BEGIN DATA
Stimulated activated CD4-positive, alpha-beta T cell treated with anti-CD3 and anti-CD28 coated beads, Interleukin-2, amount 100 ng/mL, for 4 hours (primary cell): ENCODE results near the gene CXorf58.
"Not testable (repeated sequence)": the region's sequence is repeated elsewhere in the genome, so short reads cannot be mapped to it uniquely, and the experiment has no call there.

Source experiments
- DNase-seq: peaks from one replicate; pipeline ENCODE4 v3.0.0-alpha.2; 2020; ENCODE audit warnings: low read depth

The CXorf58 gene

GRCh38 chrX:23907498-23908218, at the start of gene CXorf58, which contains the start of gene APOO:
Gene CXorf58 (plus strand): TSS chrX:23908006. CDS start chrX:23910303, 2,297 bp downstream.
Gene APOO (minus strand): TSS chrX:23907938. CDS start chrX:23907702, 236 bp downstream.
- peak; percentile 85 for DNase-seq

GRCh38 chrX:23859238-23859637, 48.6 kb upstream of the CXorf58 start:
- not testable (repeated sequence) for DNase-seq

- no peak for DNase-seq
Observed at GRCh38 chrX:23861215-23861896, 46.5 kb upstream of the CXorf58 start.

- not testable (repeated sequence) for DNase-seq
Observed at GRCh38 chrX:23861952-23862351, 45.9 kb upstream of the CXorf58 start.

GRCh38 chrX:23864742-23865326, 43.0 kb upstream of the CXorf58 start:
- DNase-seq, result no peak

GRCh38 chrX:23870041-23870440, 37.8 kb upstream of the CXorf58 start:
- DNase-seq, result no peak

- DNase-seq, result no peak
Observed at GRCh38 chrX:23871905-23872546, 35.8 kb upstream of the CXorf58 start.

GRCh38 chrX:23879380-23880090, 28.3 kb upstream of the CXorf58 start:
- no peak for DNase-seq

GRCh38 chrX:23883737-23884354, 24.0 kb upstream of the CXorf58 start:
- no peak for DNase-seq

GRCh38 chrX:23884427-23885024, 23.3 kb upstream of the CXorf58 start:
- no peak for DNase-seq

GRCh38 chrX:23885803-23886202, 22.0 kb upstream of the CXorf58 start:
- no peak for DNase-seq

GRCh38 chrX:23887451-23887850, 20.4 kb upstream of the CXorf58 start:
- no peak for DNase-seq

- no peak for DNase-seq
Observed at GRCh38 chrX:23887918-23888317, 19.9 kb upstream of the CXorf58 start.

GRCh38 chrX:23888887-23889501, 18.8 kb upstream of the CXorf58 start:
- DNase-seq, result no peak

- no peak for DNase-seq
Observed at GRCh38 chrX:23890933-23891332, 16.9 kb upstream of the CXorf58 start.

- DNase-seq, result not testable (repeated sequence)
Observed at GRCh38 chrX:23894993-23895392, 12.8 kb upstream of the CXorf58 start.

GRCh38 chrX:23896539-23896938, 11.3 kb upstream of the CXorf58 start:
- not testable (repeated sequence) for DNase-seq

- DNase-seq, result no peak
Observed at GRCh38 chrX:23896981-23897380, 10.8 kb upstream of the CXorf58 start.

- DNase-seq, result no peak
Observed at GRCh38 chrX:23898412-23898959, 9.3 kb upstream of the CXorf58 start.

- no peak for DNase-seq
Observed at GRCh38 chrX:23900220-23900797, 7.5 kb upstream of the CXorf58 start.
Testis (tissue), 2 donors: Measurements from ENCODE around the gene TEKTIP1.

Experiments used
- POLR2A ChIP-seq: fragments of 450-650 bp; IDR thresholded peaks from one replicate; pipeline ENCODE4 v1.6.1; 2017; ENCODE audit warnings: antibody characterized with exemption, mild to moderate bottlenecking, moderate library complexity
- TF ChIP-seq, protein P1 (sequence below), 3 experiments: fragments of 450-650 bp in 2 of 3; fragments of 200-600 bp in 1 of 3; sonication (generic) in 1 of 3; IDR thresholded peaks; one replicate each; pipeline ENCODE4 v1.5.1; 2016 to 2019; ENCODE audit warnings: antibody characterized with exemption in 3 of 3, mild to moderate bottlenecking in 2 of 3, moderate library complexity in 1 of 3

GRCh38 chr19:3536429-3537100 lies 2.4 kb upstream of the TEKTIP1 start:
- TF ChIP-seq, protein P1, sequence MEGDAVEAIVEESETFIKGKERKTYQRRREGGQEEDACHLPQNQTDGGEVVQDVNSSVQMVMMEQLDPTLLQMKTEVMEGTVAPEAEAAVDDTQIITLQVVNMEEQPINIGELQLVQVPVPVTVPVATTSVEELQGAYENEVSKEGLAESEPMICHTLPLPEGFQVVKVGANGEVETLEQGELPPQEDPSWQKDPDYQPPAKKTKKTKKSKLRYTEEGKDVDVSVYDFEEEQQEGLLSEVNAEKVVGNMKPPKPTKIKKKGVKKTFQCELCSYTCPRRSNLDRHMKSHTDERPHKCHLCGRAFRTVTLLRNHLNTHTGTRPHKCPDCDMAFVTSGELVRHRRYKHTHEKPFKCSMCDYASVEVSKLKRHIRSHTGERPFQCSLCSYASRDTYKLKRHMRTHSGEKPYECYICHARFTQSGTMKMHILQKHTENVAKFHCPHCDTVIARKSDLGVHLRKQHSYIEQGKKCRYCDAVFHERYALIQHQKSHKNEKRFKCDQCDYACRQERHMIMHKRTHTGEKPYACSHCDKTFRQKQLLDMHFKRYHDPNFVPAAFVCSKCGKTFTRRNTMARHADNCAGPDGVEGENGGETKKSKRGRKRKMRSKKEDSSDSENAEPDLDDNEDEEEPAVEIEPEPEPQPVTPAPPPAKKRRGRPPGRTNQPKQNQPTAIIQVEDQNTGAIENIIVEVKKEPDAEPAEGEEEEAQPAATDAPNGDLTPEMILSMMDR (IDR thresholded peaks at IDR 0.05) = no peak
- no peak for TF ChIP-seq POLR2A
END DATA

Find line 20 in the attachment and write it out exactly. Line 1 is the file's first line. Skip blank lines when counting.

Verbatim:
- DNase-seq, result no peak